UK Climate Guru Set To Walk Out



The Age

December 9th, 2006

by James Button, London


The author of the world's most influential recent report on climate change, Sir Nicholas Stern, is to quit the British Treasury amid rumours of constant tension with Chancellor Gordon Brown.


The news came a day after the Chancellor made a pre-budget statement that embraced virtually none of the recommendations of the Stern report and dashed hopes the Blair Government would move swiftly to a new environmental agenda.


Friends of Sir Nicholas told The Times that he was frozen out of Mr Brown's inner circle, while a senior Government source said Treasury bureaucrats had to persuade the Chancellor even to take the steps he did, so reluctant is he to impose green taxes.


Green campaigners saw Mr Brown's decision to double the tax on short flights merely restoring it to the level it was five years ago and to slightly increase car fuel duty as minimal concessions to growing alarm about climate change.


Sir Nicholas issued a statement saying he had planned the move "for some time" and had enjoyed working with Mr Brown.


But relations between the two men are widely known to be tense, a Downing

Street policy adviser told The Age. He said it was understood that the Chancellor had initially asked Sir Nicholas to write his report in order to sideline him, and that it only achieved global prominence because of its timeliness.


The report which states that fighting climate change will save, not cost, the global economy money has been hugely influential around the world. Many environment ministers quoted it in addresses to the global summit in Nairobi last month. The Guardian described Sir Nicholas as the first climate change rock star.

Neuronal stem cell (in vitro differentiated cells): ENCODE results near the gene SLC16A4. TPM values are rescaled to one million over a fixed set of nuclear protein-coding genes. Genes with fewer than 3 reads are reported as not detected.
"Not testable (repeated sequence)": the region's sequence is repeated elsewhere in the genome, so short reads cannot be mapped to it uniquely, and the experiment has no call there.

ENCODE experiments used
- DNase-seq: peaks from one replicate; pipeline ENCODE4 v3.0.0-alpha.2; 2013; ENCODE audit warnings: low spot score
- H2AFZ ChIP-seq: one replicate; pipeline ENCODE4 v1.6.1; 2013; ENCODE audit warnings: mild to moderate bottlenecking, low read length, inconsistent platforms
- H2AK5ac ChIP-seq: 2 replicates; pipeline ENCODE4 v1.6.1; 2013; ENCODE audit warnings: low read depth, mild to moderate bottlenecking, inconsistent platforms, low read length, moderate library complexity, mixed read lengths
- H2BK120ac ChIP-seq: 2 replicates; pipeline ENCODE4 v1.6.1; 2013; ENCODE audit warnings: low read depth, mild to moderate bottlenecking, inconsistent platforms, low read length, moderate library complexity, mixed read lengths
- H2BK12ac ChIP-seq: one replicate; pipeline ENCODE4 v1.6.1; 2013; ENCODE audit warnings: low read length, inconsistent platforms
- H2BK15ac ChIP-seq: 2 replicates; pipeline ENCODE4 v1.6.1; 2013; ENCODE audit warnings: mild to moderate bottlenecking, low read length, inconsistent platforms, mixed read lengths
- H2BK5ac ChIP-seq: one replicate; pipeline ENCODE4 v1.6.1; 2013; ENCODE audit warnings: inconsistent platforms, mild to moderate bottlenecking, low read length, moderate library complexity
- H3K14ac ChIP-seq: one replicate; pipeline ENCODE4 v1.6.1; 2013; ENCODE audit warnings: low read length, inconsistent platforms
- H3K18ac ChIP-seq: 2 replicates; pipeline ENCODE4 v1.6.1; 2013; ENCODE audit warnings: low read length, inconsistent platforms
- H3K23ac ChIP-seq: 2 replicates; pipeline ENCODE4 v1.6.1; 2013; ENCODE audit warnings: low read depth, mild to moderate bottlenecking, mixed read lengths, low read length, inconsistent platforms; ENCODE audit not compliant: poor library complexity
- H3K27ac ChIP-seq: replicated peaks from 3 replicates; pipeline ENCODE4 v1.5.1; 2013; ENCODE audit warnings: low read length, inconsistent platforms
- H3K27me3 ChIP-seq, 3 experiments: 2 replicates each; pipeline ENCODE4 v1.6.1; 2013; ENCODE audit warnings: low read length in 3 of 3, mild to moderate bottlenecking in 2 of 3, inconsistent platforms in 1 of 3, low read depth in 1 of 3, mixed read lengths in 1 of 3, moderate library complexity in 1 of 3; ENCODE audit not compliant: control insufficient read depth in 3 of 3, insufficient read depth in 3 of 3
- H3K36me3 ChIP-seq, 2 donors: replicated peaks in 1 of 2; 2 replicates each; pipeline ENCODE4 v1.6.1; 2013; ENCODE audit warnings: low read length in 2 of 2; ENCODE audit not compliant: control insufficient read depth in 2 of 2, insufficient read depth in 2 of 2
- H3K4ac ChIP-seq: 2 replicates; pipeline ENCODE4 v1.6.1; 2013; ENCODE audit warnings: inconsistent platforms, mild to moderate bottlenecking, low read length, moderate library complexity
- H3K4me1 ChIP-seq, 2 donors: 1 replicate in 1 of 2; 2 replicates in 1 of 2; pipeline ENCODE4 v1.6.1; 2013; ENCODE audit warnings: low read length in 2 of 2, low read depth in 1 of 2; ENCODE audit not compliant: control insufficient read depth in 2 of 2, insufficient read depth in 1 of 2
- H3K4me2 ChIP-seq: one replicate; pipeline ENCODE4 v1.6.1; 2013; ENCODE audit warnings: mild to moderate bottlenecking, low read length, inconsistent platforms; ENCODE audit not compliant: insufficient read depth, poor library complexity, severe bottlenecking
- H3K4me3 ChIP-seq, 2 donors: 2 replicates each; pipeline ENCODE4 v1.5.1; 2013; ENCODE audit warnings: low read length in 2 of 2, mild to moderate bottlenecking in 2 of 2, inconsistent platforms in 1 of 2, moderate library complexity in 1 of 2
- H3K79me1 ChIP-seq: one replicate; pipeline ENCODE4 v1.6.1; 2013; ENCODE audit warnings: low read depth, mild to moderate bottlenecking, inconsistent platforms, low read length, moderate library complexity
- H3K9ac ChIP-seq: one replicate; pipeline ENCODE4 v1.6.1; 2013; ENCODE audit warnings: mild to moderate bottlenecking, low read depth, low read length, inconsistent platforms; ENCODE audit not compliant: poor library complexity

Sir Nicholas, 60, will leave in March to take a chair at the London School of Economics. The Government lured him from the World Bank, where he was chief economist, in 2003.


Several British public servants told The Times that Mr Brown did not like some of Sir Nicholas' advice, including some "home truths" about long-term trends in the economy.


The Stern report advocates consideration of carbon and other green taxes as part of a comprehensive response to global warming. It states the cost of effectively fighting climate change would be just 1 per cent of GDP but Mr Brown's proposed new tax increases amount to just 0.1 per cent of GDP.


The Chancellor said he would waive stamp duty on new homes that are carbon neutral but environmentalists responded that new homes made up just 1 per cent of all British housing.


The air tax increases will raise the tax on 75 per cent of flights from 5 ($A12.50) to 10.